Nino Severino: How we’re building young footballing Spartans in elite Ipswich Town Academy set-up
PUBLISHED: 11:54 08 January 2020 | UPDATED: 11:54 08 January 2020
In his first column of 2020, Nino Severino discusses his work at the Ipswich Town Academy – and explains how it stands alone in the world of Suffolk sport.
This is my first week back at the Ipswich Town Academy after the Christmas break, in my role as Consultant Performance Coach.
It's a job I relish as the academy has an outstanding heritage, and enjoys incredible respect in the footballing world, with names such as Richard Wright, Kieron Dyer, Titus Bramble and Darren Bent, to name but a few, emerging and going on to stardom.
The sports science department is ranked fifth in the whole country - including the Premier League - and for a club of our size, that's an outstanding achievement.
For me, as a coach who has worked at the highest level with world-class athletes and Olympians, to find an environment and culture such as the one at the Town academy, right on my doorstep, is a major plus.
When Lee O'Neil and Bryan Klug offered me the position, I can remember telling them that finding high calibre professionals all based at a full-time outfit in the Suffolk sporting world in Suffolk is impossible - apart from Ipswich Town, it does not exist.
For me to work with elite medical staff, sports scientists, physiologist, physiotherapists, and strength and conditioning coaches I had to travel all the way to London.
One of the sites I had access to was our National Tennis Training Centre at Roehampton, a site that took tens of millions of pounds to build.
A culture and environment is created by the coaching staff, and with people like Lee, Bryan, Jimmy Reynolds, Head of Academy Medicine, and Scott Mitchell, Head of Academy Performance Analysis, it's no coincidence that the academy enjoys the respect it does in the footballing world.
Lee is a man who has earned his stripes, working his way through the ranks of the academy to the top job, and he is so highly thought of he also holds the position of General Manager of Football Operations.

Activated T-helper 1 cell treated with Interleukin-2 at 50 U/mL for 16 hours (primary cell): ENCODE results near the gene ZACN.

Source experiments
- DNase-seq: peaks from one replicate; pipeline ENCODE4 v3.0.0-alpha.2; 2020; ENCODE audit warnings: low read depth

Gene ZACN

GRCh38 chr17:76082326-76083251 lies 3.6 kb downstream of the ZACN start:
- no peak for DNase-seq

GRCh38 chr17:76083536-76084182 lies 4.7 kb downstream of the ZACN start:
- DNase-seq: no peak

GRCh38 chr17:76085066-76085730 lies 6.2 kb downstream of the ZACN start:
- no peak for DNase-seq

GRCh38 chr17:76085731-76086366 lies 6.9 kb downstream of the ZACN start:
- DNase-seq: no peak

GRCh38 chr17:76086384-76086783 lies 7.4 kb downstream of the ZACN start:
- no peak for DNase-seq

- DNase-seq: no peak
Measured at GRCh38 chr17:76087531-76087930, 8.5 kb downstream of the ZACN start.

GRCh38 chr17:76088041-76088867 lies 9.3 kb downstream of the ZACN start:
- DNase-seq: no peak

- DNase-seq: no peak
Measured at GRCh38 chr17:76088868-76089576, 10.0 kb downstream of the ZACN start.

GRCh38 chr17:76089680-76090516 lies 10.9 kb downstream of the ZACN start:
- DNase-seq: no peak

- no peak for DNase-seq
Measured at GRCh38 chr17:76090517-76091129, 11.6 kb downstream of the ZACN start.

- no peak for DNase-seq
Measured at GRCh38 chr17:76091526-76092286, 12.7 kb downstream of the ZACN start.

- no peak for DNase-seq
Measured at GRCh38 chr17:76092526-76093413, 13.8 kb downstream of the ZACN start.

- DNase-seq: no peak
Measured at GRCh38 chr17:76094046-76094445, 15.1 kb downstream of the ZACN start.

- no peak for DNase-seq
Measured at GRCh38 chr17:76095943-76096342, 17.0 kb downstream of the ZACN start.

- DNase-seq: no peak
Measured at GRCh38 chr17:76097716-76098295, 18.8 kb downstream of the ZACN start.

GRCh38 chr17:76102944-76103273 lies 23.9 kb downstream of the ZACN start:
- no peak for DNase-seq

Bryan is a seasoned professional who possesses the knowledge, experience and skill that only time in the trade can create - in my opinion, his place in the academy team is significant and priceless.
When Bryan talks or offers an opinion, every one listens, because much of the information or feedback he has to offer is based on decades of experience. Jimmy's depth of knowledge is sophisticated, and offers the academy the opportunity to integrate the many departments which create top flight young footballing talent.
And Scott fills the position of Performance Analysis - 20 years ago this position did not even exist, but in the modern day of sport and particularly football, it would be unthinkable not to have someone covering this base.
We spend an awful lot of time talking about the "Sporting Trilogy" a concept that I believe needs to be studied and addressed.
It's the integrated way that the player, coach and parents all work together towards the ultimate aim, developing a footballing Spartan who will take to the field of play, present skill at the highest level and bleed for his team.
The work I am carrying out at Ipswich Town, with Jimmy and the rest of the senior staff, is an opportunity that challenges and stimulates me.
The academy members have open minds, and this ensures that the boundaries can continually be pushed, especially in the area that I am focused on, supporting parents in football.
I have very big aspirations, backed by the team. I am hoping that our "Football Parent Support Programme" will deliver exceptional methods and principles, offer elements that are unique, and provide the parents of the future superstars who emerge from the Ipswich Town Academy a support and educational programme that is second to none.
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